Girls, Boys and Magazine Covers

What happens when you click on a Facebook link, then work backwards clicking on links in various blog posts?  You find yourself thinking about things that hadn’t crossed your mind in a long time – like marketing and stereotypes and what we’re teaching kids.

Here’s a picture comparison of current magazines at a county library, posted originally on Facebook:

Girls' Life vs. Boys' Life

Just what is that telling our girls?  

As writer Michele Yulo said at Women You Should Know, “You can read the copy and pretty much figure out that according to this magazine—a girl’s top priority is to “Wake Up Pretty”, and a boy’s is to “Explore Your Future.”

A colleague of hers, graphic designer Katherine Young, was just as appalled.  So Ms. Young  re-did the Girls’ Life cover to encourage girls in things far more important and life-altering than hair and fashion. (The new cover girl is  Olivia Hallisey, who won the Google Science Fair Grand Prize last year.)

Girls' Life Remade

Isn’t this awesome? What a world we could build if we focused girls on dreams, goal-setting, healthy bodies, service and scholarship!  Kudos to these women for spreading the word, once again, that we must straighten out our priorities.

For those of us who are small cogs in society’s big machine, what are we doing? What messages are we giving our girls in our conversations and our expectations? What magazines do we get for our daughters and granddaughters?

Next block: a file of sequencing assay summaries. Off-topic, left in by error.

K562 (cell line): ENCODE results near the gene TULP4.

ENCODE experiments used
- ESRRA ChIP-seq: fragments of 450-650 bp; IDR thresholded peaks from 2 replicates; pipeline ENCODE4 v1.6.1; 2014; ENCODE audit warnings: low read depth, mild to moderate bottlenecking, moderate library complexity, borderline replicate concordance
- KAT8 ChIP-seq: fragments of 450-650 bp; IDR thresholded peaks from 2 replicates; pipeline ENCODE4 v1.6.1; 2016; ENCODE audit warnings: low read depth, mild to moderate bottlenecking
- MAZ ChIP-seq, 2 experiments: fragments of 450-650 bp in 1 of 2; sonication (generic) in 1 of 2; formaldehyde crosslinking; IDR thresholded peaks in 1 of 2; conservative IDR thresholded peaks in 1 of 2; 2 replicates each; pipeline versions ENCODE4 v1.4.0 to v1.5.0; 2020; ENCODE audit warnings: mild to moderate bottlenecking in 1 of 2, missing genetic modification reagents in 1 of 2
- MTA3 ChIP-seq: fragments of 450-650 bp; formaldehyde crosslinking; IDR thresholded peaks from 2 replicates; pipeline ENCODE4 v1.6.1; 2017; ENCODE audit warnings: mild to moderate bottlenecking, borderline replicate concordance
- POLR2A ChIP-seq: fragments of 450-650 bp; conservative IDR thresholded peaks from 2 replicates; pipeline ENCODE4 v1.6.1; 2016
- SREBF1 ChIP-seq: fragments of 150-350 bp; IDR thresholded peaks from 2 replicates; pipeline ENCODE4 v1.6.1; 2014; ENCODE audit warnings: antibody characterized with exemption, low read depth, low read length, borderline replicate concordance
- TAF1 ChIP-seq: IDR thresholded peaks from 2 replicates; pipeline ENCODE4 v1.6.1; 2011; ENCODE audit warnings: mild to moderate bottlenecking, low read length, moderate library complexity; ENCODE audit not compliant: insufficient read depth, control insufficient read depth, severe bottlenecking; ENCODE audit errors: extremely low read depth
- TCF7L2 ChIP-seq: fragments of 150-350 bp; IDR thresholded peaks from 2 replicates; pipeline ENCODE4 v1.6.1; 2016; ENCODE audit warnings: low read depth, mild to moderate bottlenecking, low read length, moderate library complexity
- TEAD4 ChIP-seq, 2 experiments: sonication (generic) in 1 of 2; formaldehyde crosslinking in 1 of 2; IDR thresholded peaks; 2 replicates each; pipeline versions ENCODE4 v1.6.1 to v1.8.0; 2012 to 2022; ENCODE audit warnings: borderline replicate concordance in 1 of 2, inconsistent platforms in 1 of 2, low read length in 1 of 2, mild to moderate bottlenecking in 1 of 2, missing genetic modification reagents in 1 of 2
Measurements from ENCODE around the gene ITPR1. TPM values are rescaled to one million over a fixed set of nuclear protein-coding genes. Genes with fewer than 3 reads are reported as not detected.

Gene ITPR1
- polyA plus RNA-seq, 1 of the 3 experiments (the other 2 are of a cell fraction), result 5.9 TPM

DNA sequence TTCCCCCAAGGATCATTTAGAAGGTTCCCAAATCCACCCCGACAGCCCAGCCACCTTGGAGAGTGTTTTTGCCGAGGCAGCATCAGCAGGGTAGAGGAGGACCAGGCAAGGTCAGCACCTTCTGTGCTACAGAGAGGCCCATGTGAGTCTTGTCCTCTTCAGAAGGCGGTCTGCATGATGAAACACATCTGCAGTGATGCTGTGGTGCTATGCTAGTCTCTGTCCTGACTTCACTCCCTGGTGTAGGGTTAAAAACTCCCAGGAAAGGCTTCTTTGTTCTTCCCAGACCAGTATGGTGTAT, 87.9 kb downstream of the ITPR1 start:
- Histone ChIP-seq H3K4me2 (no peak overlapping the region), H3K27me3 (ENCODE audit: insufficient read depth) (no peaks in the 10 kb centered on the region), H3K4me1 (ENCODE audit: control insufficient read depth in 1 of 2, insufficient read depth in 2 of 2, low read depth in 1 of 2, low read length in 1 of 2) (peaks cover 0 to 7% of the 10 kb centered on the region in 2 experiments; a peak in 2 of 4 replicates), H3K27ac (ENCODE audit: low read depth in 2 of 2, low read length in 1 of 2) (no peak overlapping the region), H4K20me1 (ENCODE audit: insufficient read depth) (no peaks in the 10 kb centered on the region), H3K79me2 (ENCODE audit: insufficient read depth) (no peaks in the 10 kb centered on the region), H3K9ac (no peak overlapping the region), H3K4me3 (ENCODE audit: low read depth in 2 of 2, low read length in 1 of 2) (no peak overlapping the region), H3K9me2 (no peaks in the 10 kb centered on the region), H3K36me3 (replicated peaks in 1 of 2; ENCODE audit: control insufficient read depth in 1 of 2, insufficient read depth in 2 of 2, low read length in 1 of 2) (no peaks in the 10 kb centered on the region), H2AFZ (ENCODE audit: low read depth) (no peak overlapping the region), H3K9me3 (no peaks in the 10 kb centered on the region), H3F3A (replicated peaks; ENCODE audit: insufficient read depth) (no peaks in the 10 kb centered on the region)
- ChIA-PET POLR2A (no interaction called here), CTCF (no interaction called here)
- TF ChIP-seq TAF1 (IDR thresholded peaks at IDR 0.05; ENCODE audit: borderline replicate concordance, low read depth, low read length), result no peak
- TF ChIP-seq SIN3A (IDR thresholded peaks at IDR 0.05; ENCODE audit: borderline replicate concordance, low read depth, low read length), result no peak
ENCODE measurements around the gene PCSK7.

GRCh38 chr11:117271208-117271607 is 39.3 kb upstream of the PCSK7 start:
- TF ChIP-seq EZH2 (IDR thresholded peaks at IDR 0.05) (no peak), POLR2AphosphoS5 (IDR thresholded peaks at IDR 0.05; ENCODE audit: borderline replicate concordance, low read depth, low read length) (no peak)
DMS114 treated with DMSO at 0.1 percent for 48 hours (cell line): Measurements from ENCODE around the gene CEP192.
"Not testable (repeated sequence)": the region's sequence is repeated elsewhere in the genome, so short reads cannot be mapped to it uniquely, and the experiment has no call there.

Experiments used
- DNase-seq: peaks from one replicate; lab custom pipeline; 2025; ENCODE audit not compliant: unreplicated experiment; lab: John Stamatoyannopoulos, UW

This entry was posted in Awesome Womanhood, Goals, Home & Family, Misc and tagged , , , , , , . Bookmark the permalink.

3 Responses to Girls, Boys and Magazine Covers

  1. I had seen the new cover vs. the “real” one before, but not the girl vs. boy one. Wow, seriously?

    Thanks for doing your part, Jennifer, to stamp out this sexism. I’m off to share your post!

  2. Jennifer Jensen says:

    Thanks, Kass. My jaw just dropped when I saw it – how could I have been so unaware? So glad these ladies stepped up.

  3. LOVE that cover remake! The only magazine subscription I can remember getting for my daughter was for Nintendo Power. Now a college senior, she just attended her first job fair–rattled off a list of accomplishments, and all the recruiters she talked to said “give me your resume NOW.” So I guess NP wasn’t a bad choice. 🙂

    One thing she and I have discussed before is how the gender stereotyping in toys was much worse when she was growing up (and still is) than when I was, in the 70s and 80s.
    Jennette Heikes recently posted..Kitchen ProgressMy Profile